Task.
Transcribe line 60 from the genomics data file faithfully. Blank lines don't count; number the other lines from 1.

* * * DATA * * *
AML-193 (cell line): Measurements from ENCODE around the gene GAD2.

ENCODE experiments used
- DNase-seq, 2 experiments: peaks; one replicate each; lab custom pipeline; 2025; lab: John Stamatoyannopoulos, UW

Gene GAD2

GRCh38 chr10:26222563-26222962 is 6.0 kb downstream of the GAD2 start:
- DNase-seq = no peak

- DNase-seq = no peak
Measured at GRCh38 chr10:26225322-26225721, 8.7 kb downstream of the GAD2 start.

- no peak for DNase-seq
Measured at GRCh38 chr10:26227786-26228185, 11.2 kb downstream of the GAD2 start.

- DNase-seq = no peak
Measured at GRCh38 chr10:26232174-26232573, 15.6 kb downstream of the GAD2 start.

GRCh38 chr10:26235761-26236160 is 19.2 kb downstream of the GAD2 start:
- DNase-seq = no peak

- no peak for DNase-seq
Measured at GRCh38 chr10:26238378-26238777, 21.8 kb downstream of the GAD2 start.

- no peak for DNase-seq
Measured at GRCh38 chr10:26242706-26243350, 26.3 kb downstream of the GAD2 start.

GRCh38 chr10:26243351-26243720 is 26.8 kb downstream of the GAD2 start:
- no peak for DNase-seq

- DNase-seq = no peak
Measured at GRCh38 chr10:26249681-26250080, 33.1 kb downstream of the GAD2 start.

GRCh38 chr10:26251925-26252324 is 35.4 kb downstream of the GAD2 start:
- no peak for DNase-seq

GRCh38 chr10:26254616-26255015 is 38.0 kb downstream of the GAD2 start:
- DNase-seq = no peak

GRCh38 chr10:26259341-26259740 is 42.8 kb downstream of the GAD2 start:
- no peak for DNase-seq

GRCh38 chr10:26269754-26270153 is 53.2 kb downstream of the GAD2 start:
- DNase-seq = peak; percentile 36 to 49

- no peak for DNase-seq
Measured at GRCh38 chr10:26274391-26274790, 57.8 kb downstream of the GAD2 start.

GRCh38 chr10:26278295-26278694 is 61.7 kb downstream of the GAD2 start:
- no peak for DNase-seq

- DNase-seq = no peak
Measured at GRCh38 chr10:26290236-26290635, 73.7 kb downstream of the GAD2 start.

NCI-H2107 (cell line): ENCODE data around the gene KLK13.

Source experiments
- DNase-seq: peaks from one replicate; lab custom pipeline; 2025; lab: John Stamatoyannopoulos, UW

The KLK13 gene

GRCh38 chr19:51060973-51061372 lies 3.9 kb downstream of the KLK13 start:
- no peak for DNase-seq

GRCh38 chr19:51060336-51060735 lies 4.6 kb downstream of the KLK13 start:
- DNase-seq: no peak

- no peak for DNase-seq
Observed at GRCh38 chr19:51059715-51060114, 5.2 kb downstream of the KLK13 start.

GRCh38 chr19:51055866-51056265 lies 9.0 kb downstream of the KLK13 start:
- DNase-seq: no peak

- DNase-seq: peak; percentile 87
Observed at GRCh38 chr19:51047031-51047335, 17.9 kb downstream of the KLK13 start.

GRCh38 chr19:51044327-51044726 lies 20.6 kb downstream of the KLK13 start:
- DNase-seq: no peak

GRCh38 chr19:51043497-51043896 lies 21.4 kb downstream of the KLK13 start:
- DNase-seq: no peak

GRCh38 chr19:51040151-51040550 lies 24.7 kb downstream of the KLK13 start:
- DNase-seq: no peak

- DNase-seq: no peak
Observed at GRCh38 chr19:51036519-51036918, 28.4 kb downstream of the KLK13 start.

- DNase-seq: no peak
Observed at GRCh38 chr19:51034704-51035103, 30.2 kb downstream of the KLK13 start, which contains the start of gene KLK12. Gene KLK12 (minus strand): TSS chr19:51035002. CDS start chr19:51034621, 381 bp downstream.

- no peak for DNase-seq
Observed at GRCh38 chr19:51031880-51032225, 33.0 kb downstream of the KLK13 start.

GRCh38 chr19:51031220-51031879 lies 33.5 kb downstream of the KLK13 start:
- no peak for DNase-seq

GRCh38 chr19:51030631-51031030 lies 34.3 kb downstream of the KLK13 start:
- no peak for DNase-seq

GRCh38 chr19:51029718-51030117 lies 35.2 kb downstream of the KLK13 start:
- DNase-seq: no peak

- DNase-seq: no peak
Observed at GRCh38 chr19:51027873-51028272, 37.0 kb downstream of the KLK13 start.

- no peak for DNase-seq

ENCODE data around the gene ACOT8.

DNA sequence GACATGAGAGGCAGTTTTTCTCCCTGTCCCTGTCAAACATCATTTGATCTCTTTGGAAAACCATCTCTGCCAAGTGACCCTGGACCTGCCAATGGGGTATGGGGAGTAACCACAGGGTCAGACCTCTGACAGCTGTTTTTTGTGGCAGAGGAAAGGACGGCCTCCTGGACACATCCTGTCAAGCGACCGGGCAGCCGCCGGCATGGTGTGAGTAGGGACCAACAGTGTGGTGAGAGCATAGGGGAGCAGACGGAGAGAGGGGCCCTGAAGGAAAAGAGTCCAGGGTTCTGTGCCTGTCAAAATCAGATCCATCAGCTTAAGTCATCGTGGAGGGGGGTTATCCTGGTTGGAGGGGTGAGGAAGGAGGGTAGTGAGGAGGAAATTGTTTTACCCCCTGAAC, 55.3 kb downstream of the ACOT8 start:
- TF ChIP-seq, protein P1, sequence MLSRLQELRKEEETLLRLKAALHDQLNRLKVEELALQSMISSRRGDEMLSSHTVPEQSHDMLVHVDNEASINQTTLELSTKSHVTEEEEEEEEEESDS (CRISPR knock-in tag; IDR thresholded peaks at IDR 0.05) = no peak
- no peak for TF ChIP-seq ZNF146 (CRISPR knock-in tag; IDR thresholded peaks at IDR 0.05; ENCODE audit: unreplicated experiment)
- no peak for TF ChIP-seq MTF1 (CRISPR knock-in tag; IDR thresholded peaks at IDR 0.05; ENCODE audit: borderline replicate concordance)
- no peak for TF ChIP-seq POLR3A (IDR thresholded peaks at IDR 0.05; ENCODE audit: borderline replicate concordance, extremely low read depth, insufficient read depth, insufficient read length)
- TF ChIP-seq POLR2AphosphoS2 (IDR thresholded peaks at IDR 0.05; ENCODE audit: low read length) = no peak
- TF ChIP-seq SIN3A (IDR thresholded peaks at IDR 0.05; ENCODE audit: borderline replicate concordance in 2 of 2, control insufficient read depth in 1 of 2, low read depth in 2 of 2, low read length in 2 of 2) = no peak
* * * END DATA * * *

Observed at GRCh38 chr19:51034704-51035103, 30.2 kb downstream of the KLK13 start, which contains the start of gene KLK12. Gene KLK12 (minus strand): TSS chr19:51035002. CDS start chr19:51034621, 381 bp downstream.